Forsythe, 27, has played parts of the past three seasons with San Diego, hitting .241/.310/.349 in 228 Major League games. He batted .214 with six home runs and 19 RBIs in 75 games last season.
Forsythe told reporters on a conference call that he initially learned that he might be traded Monday night.
"Once the shock got out of the way, it was excitement for me and my fiancée, and we're ready to go," Forsythe said.
Friedman called Forsythe a "versatile infielder that provides really competitive at-bats."
"We feel like various injuries have prevented him from reaching his potential," Friedman said. "We feel like he has an upside on his skill set on both sides of the ball. We feel like that fits us really well. … He plays extremely hard."
Forsythe suffered a torn plantar fascia in his right foot in a Spring Training game during the final week of March, which landed him on the 15-day disabled list and later the 60-day DL to make sure he got enough time off for the injury to heal. He now believes his problems are behind him.
"We addressed the problem right at the end of the season last year," Forsythe said. "The trainers at San Diego, we dealt with it the whole year. So we kind of knew our approach, what would work best at the end of the year."
Forsythe explained that he was given an injection and had his right foot placed in a boot for three weeks.
"Once I had the boot off, the plantar felt great and I kind of just took my time getting back into the swing of things," Forsythe. "I've done therapy the past couple of months and just got slowly back into shape. And it's been great so far. ... The whole thing with the plantar kind of affected everything else, including my knees and hips. So when that feels good, everything else feels good."
The right-handed-hitting Forsythe has a .290 career average, with five home runs and 17 RBIs against left-handed pitching.
Forsythe, who has played second, short, third and the corner outfield spots, will be under team control by the Rays for the next four seasons, with the 2014 season at the league minimum. His addition will strengthen the competition for roster spots for utility players, which Tampa Bay has a great affinity for on its roster. Other players in that mix will include Sean Rodriguez, Jayson Nix and Vince Belnome.
Torres had a coming-out party in 2013, so seeing him dealt is a surprise. In 39 relief appearances last year, Torres posted a 1.71 ERA over 58 innings. Friedman explained that the Rays dealt from an "area of depth to address an area of weakness."
"Left-handers in the bullpen is an area of strength for us," Friedman said. "As we sit here today, we have [Jake] McGee and [Cesar] Ramos. [C.J.] Riefenhauser and [Jeff] Belveau will be in Triple-A, and there are some other guys who are bullpen options."
Tampa Bay selected Hahn in the sixth round of the 2010 First-Year Player Draft. In two Minor League seasons, he is 4-3 with a 2.38 ERA in 34 starts. Hahn missed the 2011 season after undergoing Tommy John surgery on his right elbow.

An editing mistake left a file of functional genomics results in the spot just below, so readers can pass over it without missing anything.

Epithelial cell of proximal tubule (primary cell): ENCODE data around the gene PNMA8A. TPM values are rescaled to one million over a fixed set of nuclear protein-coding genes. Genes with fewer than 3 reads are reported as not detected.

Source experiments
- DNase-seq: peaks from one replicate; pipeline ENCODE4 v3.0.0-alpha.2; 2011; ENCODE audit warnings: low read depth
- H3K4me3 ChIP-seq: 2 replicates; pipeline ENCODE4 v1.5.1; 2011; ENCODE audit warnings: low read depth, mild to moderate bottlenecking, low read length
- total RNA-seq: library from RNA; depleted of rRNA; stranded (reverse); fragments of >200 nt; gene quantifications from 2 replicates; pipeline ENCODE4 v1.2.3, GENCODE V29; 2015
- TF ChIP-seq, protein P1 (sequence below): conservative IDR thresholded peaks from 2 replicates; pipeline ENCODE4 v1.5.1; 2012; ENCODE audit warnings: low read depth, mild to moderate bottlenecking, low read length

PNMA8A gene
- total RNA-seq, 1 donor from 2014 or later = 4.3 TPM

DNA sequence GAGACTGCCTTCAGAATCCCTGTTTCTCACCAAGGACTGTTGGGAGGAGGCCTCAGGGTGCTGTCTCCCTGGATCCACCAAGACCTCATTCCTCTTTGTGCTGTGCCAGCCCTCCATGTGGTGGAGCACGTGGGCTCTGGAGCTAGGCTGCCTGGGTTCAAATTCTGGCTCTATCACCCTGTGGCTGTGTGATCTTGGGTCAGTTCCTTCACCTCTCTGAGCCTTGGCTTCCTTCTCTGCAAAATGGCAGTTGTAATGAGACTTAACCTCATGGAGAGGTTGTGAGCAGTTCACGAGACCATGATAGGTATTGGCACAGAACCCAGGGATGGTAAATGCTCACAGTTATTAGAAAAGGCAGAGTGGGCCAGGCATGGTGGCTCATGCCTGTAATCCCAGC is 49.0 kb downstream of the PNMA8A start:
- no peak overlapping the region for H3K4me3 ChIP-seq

Boxberger is 0-1 with a 2.72 ERA in 42 Major League games with San Diego. In four Minor League seasons, he is 11-20 with a 3.54 ERA and 21 saves in 170 appearances. Friedman noted that Boxberger has "the potential to be a high-leveraged quality reliever" who can get out hitters from both sides of the plate.
Boxberger was acquired by the Padres in a trade with the Reds in December 2011. The 25-year-old was named San Diego's No. 12 prospect by MLB.com entering the 2012 season. Cincinnati selected him in the first round (43rd overall) of the 2009 First-Year Player Draft out of the University of Southern California. His father, Rod, earned College World Series MVP honors for the 1978 USC national championship squad that went 54-9.
Lollis, 23, is 15-33 with a 4.79 ERA in 149 Minor League appearances. He was selected by the Padres in the 15th round of the 2009 First-Year Player Draft out of Riverside (Calif.) Community College. Friedman said the Rays like Lollis' makeup and because of the stuff he has, he has a "real upside."
Andriese, 24, is 26-16 with a 3.18 ERA in 66 Minor League appearances, 59 of which were starts. San Diego selected him in the third round of the 2011 First-Year Player Draft out of UC-Riverside.
"He does two things that we value quite a bit: the ability to throw strikes and keep the ball on the ground," Friedman said.
Tissenbaum, 22, bats left-handed and has played second, third, first, shortstop and designated hitter. Friedman remarked that Tissenbaum has "excellent bat-to-ball skills."
In two Minor League seasons, Tissenbaum has a .282 batting average, with five home runs and 78 RBIs in 159 games. The Padres selected him in the 11th round of 2012 First-Year Player Draft out of Stony Brook University.